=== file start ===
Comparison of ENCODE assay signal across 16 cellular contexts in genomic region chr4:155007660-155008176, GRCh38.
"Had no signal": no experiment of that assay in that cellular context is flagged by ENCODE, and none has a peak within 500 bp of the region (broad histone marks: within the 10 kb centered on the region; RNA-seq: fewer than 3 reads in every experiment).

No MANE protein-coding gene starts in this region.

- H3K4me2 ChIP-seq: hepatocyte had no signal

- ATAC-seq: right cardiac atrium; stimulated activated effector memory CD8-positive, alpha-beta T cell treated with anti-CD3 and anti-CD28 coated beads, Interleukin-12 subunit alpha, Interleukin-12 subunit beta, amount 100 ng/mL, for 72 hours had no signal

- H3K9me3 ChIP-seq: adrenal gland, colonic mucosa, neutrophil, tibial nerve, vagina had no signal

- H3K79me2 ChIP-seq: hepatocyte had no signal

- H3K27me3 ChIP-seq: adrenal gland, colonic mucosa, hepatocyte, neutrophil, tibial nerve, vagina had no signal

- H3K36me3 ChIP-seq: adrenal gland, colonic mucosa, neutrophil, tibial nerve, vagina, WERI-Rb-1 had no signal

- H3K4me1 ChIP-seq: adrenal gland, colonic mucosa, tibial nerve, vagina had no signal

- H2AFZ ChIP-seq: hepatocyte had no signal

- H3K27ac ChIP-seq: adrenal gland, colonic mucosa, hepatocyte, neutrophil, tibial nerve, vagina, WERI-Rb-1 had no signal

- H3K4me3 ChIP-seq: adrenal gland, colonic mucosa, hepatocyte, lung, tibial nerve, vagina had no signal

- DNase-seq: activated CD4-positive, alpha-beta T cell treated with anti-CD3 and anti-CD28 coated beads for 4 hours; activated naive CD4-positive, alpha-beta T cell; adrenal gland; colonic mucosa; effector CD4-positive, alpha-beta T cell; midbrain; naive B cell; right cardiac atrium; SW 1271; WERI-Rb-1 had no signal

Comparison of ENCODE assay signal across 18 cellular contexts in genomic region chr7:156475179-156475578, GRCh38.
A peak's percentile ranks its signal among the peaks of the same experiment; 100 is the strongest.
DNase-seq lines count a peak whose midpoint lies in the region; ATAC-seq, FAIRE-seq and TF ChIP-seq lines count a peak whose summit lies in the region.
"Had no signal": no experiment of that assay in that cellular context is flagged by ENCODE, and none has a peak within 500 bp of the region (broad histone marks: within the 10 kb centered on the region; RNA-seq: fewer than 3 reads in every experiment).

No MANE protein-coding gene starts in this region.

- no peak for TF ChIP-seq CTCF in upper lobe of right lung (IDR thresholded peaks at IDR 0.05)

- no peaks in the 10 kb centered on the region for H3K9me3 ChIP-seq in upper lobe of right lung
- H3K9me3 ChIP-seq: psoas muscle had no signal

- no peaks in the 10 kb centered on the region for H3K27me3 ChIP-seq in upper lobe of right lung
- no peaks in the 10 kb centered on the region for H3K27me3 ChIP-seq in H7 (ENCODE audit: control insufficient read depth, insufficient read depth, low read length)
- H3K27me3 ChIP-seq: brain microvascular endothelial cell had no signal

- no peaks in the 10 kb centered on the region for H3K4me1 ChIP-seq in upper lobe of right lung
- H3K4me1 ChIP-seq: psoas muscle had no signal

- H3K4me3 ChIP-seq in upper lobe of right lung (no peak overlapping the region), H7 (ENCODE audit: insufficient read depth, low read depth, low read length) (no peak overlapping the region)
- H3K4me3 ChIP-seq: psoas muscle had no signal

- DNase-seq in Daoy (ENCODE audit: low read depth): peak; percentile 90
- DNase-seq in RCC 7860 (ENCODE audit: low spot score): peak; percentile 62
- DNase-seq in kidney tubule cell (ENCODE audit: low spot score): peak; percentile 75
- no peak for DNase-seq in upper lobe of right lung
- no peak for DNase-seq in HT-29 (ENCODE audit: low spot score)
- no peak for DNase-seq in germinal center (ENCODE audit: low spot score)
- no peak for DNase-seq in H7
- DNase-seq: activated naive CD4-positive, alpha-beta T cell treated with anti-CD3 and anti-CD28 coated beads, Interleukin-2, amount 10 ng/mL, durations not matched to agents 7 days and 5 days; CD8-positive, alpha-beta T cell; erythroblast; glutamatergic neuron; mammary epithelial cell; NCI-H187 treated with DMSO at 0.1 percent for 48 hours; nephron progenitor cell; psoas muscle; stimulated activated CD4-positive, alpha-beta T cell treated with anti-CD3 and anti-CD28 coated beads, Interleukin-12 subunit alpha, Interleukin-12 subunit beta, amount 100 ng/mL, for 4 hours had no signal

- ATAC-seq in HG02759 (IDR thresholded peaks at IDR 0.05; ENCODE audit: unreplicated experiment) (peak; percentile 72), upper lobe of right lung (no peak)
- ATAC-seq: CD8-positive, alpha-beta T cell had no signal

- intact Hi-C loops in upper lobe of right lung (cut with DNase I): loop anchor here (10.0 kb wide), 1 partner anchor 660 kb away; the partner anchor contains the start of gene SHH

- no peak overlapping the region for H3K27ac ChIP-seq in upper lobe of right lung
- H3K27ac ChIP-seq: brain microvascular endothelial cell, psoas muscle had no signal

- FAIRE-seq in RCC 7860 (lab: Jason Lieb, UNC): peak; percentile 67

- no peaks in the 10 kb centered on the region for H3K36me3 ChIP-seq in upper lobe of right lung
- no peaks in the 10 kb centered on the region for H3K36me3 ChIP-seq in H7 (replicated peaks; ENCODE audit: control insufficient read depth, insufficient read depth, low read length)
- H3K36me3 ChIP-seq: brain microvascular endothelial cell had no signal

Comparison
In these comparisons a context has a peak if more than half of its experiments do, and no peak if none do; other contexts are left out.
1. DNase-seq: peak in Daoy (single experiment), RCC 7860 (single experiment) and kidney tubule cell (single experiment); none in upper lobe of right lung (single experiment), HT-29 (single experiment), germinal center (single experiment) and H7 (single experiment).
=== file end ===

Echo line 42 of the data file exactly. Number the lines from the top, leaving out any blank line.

- H3K27ac ChIP-seq: brain microvascular endothelial cell, psoas muscle had no signal